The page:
A Method to Efficiently Select Tests Based on Function Coverage

We all know that in order to discover software defects, tests need to be run. But how many tests are 'good enough'? Many companies do full regression suite runs to validate new software versions. Depending on your situation, this may be fine. If you are part of a start-up, where there is a high rate of code change and potentially fewer tests, it may be preferred. But if you are QA for a mature product with many tests and/or limited resources, you might wonder about the value of running all the tests when little or no changes have occurred. There are some available tools that can help. Jest for Java, pytest for Python. They all have their strengths and weaknesses. There is often the fear `what if we miss something'? What about side-effects? Who owns tests upstream and downstream from me in a flow? The application described in this paper addresses these concerns. From the changes that are detected what should be tested is determined with risk reduced to tolerable levels. The end result is a system that you can be confident will provide proper coverage with the fewest number of tests. "1. A method to not run tests that won't fail because they don't cover a code change.
A. Only tests that do cover a change are run, providing fast turnaround time.
B. If a test does not cover a code change, it will be unlikely to fail.
C. A developer is on vacation, it is very unlikely that tests will fail.

2. A continually growing pool of hardware may be able to have growth reduced.
Less tests run means a possible reduction in hardware. The hardware could be utilized for other tasks, such as additional exploratory testing.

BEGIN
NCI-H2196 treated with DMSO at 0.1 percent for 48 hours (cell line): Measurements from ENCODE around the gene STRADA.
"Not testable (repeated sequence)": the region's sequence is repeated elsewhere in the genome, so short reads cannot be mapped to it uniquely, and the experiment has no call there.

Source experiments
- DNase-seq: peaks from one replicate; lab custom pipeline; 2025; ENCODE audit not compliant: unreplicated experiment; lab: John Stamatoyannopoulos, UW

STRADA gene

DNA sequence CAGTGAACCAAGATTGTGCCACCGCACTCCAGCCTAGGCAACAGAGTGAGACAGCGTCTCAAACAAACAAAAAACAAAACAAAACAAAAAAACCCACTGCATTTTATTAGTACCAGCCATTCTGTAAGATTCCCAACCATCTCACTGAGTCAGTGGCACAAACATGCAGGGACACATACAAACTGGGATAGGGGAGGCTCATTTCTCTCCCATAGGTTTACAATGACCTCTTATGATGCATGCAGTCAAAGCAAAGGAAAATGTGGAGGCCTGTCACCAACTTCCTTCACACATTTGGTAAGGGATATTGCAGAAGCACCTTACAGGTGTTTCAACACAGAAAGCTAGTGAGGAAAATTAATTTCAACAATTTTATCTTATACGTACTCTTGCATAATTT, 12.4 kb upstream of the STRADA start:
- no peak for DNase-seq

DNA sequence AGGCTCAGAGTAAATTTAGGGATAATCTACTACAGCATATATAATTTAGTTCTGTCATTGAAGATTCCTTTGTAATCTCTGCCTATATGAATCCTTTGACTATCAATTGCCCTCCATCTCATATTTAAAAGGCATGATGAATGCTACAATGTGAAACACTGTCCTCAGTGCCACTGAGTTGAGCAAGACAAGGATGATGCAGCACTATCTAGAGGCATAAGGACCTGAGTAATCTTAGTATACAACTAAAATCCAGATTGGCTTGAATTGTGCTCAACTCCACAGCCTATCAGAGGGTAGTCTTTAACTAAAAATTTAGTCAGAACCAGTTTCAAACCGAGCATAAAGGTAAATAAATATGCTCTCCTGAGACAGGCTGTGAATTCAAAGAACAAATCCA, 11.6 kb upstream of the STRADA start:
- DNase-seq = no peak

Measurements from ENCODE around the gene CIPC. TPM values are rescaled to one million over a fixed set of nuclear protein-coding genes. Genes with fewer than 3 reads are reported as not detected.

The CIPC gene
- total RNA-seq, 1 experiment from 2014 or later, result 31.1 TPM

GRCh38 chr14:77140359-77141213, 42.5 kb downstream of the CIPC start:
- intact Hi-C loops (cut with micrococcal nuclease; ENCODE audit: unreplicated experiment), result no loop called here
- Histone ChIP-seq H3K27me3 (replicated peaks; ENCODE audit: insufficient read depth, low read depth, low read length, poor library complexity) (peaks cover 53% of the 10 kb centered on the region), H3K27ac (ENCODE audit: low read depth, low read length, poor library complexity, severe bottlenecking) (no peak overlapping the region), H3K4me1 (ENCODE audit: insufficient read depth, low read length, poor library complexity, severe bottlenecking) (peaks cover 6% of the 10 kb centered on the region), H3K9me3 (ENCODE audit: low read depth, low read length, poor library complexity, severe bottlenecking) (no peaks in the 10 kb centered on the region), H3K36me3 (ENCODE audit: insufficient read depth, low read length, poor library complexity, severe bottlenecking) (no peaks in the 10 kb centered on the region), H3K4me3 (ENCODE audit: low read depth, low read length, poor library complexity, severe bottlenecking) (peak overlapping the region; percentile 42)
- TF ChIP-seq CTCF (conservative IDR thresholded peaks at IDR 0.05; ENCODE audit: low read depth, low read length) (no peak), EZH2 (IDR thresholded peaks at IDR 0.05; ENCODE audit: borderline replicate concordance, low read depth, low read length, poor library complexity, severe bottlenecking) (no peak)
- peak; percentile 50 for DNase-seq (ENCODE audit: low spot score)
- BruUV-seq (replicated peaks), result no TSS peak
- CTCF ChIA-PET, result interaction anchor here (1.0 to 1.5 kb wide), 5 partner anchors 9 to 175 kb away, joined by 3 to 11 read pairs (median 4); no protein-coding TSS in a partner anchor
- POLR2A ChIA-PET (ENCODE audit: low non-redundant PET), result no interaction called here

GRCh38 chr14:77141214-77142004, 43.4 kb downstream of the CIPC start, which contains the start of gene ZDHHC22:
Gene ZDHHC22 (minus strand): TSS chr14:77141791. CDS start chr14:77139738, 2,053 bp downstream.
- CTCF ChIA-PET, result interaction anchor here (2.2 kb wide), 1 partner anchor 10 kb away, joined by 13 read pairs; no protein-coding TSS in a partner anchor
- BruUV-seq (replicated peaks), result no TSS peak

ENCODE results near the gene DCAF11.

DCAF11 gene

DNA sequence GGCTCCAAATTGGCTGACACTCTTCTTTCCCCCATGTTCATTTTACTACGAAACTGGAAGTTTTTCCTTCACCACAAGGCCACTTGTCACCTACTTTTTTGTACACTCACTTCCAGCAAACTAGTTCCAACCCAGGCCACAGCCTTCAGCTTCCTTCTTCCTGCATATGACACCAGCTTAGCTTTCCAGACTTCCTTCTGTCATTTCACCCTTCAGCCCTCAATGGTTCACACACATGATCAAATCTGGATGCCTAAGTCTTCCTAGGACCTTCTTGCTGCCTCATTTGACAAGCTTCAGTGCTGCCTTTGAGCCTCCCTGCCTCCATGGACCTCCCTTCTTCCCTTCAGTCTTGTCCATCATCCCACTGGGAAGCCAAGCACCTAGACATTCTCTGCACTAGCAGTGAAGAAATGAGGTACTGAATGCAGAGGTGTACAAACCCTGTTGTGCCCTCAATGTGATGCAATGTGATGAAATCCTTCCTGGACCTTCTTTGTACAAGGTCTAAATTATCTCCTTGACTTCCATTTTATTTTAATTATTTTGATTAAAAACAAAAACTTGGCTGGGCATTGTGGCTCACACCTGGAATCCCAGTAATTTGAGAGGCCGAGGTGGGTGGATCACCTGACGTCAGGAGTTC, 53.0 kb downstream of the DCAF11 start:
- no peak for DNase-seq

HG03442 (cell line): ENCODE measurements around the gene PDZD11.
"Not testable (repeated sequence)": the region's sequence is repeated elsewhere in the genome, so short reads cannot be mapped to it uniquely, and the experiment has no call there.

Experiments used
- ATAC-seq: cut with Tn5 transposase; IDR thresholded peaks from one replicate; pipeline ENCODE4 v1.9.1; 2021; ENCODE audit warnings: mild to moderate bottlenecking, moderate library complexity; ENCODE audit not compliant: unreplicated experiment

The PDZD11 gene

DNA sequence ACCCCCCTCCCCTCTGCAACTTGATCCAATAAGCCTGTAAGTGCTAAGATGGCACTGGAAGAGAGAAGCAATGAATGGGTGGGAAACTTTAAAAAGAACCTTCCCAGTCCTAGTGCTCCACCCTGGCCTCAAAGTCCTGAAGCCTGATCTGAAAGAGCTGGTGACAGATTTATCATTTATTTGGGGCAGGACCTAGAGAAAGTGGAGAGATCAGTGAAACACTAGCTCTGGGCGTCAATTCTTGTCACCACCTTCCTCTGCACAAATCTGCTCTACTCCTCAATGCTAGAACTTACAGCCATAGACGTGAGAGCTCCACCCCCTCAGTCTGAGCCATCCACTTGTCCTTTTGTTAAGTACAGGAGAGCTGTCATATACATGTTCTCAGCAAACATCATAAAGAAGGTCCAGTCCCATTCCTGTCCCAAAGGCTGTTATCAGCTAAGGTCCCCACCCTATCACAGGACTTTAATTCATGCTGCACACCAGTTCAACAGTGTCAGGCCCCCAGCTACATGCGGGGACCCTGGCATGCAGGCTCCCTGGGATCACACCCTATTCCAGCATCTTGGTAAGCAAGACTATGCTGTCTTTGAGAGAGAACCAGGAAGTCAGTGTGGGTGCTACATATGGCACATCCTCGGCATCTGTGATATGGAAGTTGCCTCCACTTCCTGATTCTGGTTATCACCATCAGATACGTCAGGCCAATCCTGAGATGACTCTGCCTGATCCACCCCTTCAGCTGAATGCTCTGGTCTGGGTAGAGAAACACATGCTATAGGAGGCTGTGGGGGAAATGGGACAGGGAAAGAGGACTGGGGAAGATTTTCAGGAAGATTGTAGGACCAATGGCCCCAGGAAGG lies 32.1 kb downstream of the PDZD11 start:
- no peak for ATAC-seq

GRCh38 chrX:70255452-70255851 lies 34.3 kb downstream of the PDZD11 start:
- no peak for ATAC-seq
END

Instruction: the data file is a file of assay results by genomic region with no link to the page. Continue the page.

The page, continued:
3. There are ways to reduce the risk of running less tests. Some examples:
A. Run all tests as previous, but increase the run interval.
B. Run all tests for public releases until confidence is high.

4. Examples of other benefits
A. Can determine how much code a test covers.
B. Can identify which functions have a large impact. i.e., a function that impacts a large portion of the test suite.
C. Can be used as an automated way to map/categorize tests to a given feature.
D. Can aid in detecting tests that have a low chance of failing for any code change.

5. Some examples of concerns
A. Which tests comprise an optimal set? What is optimal? Probably shortest run time with the most coverage. What if a long-running test is the only one that would exhibit a failure?

B. For whom is this tool meant for? The usage may vary depending on if it is being used by a development engineer or a quality assurance engineer. The developer wants a fast turnaround time to not delay development. QA staff may prefer more thorough testing that may take more time to complete.

C. Code changes to common functions may cause a high percentage of tests to be selected. Additional filtering may be necessary to reduce the number of tests. Which is an opportunity to miss a defect. Running as before with an increased interval will catch the missed defect.

Jack Marvin, Software Quality Engineer, Siemens

Software QA Engineer at Siemens, with 20+ years of experience in automation, exploratory testing and performance testing.

Trevor Hammock, Software QA/Developer, Siemens

Software QA/Developer at Siemens, with 5 years of testing experience ranging from automation to C++ and python for test suite development.